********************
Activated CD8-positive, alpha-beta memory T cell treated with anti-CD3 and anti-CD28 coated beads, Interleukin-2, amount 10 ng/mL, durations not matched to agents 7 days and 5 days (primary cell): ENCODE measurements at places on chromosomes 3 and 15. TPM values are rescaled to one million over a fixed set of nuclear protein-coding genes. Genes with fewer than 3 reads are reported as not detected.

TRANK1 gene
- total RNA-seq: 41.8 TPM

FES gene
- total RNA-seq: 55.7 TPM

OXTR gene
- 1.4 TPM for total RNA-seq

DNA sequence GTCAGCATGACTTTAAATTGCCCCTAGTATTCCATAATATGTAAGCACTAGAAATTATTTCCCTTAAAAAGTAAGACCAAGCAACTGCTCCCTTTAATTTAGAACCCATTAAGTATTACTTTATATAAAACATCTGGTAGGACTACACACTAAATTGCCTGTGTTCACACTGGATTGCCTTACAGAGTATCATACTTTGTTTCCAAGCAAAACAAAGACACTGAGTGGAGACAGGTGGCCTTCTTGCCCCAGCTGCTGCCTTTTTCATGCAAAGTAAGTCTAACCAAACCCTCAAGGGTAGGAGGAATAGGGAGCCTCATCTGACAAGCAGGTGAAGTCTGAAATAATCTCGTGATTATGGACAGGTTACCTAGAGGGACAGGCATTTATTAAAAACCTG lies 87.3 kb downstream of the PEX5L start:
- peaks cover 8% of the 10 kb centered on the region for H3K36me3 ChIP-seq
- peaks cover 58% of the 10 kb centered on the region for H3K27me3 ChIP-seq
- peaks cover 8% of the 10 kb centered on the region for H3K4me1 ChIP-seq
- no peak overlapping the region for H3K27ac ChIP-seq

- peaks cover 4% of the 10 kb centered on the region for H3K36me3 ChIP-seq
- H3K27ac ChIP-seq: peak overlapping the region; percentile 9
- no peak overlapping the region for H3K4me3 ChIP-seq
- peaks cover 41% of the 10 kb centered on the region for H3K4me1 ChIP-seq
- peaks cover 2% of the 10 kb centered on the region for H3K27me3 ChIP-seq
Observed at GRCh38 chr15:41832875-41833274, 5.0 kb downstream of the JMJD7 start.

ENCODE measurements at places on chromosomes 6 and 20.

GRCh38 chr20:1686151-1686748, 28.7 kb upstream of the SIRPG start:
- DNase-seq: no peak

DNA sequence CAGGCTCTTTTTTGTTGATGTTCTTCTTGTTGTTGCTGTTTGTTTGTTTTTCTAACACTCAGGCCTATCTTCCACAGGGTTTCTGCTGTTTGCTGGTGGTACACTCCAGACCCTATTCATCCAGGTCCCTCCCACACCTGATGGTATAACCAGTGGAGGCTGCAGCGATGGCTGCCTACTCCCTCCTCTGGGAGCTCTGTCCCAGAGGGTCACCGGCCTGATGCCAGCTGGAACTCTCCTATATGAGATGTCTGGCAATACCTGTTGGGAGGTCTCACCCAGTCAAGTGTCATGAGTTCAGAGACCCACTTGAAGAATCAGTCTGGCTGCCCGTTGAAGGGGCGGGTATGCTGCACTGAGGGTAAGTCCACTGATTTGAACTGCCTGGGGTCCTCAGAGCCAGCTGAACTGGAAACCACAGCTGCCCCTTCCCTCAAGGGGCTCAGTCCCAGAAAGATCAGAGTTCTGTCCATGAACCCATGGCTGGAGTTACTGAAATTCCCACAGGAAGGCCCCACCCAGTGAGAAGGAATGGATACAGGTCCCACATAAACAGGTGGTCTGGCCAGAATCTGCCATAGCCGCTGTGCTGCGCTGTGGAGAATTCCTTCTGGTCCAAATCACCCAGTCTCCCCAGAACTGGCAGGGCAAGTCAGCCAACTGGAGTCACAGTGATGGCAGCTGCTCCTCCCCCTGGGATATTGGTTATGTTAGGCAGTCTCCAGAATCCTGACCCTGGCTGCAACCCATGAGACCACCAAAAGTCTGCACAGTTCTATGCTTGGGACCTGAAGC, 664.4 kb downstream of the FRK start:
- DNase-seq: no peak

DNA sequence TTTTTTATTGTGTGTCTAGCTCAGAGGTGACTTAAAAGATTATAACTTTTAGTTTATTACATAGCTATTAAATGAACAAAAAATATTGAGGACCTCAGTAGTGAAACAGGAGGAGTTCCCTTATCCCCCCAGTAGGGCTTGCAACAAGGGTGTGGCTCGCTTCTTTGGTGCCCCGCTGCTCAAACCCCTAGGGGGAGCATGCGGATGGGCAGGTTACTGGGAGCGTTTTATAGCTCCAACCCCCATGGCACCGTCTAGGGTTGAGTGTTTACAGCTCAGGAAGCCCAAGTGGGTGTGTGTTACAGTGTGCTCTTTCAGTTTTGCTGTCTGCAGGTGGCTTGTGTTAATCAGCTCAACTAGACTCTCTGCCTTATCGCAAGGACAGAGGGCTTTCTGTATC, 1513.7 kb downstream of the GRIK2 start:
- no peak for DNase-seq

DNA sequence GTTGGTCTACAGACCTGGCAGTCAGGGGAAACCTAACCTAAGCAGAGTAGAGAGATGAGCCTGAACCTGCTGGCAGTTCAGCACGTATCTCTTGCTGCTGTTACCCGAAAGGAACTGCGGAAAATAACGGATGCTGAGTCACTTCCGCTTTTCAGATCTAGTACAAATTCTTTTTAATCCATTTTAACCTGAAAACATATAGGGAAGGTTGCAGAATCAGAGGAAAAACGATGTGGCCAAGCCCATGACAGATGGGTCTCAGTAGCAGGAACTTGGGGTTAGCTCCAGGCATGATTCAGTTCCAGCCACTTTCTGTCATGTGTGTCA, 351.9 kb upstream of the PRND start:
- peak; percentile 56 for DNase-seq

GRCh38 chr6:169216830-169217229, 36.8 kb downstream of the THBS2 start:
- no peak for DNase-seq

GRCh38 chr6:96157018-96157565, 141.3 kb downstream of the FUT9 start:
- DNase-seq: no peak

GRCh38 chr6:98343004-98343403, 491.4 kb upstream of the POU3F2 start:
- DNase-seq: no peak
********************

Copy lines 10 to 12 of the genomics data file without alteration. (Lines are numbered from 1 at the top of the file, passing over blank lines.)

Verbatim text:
- peaks cover 58% of the 10 kb centered on the region for H3K27me3 ChIP-seq
- peaks cover 8% of the 10 kb centered on the region for H3K4me1 ChIP-seq
- no peak overlapping the region for H3K27ac ChIP-seq